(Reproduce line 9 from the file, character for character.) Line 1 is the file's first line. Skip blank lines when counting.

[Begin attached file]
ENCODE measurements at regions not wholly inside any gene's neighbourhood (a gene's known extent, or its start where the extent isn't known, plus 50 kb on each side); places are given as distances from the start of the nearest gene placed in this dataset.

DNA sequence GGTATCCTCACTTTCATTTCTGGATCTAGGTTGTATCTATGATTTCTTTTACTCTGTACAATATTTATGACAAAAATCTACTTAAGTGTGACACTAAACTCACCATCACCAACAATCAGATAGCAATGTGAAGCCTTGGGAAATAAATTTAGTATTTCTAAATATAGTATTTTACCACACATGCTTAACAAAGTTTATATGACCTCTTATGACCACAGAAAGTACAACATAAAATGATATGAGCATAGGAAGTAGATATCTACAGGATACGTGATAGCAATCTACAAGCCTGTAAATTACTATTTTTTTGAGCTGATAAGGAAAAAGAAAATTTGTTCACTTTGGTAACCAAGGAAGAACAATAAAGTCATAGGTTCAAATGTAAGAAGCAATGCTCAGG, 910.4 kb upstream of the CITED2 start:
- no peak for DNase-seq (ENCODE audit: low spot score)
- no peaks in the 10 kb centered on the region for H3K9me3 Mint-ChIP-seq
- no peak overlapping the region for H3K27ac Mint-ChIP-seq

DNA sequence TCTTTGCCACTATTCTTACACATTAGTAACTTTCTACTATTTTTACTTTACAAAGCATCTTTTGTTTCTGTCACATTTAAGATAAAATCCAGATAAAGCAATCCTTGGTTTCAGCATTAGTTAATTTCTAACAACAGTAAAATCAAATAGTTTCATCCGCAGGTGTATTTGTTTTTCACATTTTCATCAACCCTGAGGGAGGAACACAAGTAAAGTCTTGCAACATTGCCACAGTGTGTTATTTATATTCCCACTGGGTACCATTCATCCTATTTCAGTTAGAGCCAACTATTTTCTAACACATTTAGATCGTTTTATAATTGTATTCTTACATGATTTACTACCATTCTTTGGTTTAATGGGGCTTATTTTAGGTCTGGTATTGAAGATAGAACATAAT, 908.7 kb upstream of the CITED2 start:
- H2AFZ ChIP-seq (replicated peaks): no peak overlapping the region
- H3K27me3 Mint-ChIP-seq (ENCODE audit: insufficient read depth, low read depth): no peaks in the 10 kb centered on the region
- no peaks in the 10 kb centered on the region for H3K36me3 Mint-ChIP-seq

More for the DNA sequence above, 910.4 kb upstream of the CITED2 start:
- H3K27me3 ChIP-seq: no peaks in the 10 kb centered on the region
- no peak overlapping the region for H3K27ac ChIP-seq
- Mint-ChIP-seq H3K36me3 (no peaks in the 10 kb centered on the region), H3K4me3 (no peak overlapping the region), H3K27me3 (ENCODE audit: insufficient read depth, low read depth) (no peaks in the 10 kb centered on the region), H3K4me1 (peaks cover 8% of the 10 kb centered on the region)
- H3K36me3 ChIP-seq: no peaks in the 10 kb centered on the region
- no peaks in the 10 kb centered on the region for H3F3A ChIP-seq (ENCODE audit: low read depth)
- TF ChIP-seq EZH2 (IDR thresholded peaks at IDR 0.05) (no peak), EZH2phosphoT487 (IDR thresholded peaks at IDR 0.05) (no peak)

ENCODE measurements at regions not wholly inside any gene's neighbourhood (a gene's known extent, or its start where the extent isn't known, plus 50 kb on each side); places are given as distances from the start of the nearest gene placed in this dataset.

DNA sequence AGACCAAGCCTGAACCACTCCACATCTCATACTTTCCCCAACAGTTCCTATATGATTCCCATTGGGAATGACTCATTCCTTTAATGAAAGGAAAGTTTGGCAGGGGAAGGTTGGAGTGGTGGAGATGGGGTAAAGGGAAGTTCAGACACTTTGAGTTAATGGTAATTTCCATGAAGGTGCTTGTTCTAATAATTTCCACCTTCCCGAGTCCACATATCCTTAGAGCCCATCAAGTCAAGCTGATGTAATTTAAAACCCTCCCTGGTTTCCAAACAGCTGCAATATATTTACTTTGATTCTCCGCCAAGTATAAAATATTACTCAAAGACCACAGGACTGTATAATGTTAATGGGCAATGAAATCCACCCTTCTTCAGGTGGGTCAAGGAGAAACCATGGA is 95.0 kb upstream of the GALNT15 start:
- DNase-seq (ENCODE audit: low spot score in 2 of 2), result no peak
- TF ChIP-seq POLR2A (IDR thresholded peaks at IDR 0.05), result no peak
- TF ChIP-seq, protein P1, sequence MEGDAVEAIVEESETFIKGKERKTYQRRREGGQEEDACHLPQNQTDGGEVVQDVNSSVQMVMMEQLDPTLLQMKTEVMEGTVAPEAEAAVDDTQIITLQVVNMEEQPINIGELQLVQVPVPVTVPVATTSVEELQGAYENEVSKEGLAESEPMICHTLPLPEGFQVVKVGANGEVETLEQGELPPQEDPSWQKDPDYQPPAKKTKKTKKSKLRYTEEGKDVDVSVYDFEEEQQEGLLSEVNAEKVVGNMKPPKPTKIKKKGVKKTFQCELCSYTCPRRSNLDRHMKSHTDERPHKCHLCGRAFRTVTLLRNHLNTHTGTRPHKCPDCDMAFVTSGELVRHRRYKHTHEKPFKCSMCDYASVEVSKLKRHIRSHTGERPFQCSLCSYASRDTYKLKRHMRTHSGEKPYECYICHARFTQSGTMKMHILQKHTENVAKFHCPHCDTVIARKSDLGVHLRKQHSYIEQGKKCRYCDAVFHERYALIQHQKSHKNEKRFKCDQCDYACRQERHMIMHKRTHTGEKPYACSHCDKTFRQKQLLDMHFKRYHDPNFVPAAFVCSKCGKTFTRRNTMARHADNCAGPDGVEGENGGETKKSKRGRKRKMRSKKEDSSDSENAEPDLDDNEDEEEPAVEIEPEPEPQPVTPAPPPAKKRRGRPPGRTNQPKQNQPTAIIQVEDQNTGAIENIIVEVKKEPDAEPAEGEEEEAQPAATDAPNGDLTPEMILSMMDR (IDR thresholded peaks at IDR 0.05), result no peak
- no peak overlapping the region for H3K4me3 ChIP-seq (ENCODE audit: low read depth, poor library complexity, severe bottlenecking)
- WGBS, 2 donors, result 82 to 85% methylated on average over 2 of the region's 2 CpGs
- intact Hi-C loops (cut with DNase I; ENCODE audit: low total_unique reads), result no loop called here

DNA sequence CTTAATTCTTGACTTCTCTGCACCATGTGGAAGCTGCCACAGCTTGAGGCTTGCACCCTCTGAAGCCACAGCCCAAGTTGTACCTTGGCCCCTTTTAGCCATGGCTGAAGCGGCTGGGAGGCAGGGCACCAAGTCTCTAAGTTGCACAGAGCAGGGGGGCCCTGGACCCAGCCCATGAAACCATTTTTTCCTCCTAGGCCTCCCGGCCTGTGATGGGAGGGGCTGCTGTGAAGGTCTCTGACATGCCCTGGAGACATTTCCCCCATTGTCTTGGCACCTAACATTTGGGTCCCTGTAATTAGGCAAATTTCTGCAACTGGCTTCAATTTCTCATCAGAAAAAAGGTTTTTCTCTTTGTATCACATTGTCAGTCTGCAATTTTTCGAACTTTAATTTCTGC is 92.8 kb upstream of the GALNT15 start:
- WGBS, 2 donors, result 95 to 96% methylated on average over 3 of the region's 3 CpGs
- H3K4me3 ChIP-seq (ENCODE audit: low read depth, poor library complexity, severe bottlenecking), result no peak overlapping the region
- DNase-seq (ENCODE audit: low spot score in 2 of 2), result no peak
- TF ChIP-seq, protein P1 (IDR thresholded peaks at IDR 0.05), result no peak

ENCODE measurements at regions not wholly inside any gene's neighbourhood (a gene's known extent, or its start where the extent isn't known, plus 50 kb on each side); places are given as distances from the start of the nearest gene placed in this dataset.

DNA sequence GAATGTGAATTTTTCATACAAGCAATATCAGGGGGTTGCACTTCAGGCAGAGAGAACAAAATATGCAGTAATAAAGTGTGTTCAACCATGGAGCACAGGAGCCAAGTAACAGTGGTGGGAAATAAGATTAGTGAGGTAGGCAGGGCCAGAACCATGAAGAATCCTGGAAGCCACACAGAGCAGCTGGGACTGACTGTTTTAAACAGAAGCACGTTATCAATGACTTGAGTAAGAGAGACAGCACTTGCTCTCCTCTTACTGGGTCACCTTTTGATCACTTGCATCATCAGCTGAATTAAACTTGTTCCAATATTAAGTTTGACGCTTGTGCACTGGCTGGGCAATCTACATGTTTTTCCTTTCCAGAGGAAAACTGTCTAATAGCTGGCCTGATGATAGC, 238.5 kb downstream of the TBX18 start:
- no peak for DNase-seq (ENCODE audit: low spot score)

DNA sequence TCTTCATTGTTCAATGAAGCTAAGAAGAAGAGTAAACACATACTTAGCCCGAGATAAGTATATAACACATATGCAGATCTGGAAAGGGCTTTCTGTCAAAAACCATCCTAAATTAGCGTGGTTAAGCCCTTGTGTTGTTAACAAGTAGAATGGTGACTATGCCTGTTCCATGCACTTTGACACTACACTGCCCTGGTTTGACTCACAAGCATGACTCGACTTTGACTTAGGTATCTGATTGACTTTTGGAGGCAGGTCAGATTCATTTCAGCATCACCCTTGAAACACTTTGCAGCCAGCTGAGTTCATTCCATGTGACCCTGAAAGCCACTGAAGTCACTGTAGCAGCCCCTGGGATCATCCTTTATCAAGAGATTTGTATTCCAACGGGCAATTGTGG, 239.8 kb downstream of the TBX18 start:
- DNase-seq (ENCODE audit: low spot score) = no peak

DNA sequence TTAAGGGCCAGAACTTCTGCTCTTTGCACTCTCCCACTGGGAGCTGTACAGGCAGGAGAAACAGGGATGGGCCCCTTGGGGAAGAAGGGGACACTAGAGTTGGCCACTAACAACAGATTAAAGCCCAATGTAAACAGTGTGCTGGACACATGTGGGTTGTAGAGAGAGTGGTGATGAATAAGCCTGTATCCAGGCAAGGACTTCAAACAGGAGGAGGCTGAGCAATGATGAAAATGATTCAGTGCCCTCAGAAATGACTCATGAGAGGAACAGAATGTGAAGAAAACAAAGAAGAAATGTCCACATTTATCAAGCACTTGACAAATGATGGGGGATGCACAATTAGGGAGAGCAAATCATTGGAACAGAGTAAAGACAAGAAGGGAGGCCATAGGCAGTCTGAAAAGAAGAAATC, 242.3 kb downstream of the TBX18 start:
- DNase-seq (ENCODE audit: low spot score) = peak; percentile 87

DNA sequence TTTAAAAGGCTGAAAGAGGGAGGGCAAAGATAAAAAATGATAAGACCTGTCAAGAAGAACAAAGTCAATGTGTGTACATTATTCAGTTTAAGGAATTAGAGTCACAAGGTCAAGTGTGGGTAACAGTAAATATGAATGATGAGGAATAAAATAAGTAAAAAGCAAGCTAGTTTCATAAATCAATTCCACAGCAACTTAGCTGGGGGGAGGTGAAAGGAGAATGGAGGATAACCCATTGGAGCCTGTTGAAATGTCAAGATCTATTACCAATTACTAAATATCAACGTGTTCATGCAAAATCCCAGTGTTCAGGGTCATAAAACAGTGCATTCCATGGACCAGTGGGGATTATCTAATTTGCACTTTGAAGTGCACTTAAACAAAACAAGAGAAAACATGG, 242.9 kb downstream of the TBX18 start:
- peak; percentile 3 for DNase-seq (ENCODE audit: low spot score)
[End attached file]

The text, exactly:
- no peaks in the 10 kb centered on the region for H3K36me3 Mint-ChIP-seq